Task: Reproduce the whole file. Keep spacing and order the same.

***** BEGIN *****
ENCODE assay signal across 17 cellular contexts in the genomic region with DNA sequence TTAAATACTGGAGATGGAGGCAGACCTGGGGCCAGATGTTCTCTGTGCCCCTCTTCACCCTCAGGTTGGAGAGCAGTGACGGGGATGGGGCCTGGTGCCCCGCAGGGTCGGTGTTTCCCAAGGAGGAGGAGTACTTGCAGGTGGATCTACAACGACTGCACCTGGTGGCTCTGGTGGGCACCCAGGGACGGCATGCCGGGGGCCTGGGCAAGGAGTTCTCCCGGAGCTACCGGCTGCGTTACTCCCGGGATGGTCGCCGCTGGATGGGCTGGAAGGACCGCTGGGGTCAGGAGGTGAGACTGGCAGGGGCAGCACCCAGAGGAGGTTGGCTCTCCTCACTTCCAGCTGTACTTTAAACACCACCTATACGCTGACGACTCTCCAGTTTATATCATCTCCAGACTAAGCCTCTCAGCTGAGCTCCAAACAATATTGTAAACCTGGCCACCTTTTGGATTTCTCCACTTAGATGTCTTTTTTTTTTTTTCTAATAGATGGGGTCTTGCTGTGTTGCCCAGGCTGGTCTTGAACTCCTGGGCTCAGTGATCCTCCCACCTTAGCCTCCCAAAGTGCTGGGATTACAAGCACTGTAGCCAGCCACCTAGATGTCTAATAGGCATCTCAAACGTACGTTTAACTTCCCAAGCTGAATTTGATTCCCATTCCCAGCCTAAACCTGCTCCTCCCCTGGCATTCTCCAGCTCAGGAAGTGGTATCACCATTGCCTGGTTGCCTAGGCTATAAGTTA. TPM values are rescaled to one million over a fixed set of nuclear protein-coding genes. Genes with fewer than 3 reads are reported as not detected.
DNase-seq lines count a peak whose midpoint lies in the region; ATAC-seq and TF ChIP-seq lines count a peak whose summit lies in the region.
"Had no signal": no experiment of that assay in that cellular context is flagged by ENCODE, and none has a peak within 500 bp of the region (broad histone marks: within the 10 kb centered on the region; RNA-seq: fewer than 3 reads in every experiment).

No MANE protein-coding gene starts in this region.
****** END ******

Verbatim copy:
ENCODE assay signal across 17 cellular contexts in the genomic region with DNA sequence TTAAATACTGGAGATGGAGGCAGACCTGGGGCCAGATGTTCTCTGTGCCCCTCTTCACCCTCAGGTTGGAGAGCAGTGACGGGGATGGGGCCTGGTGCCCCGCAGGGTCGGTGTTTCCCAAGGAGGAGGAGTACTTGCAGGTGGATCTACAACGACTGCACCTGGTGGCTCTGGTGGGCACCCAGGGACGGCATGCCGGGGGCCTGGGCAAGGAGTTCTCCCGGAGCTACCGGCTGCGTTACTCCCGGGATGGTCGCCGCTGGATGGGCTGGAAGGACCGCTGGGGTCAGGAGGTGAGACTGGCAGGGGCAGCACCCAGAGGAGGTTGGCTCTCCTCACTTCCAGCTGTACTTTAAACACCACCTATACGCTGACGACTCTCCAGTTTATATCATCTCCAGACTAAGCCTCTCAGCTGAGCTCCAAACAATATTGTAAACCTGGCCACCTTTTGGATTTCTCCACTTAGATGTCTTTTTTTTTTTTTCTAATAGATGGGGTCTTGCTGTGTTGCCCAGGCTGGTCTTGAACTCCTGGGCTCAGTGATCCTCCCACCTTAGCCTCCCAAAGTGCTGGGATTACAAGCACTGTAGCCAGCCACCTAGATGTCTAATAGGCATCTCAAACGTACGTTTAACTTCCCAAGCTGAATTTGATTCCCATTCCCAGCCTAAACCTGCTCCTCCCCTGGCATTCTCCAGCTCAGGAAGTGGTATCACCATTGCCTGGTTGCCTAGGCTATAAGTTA. TPM values are rescaled to one million over a fixed set of nuclear protein-coding genes. Genes with fewer than 3 reads are reported as not detected.
DNase-seq lines count a peak whose midpoint lies in the region; ATAC-seq and TF ChIP-seq lines count a peak whose summit lies in the region.
"Had no signal": no experiment of that assay in that cellular context is flagged by ENCODE, and none has a peak within 500 bp of the region (broad histone marks: within the 10 kb centered on the region; RNA-seq: fewer than 3 reads in every experiment).

No MANE protein-coding gene starts in this region.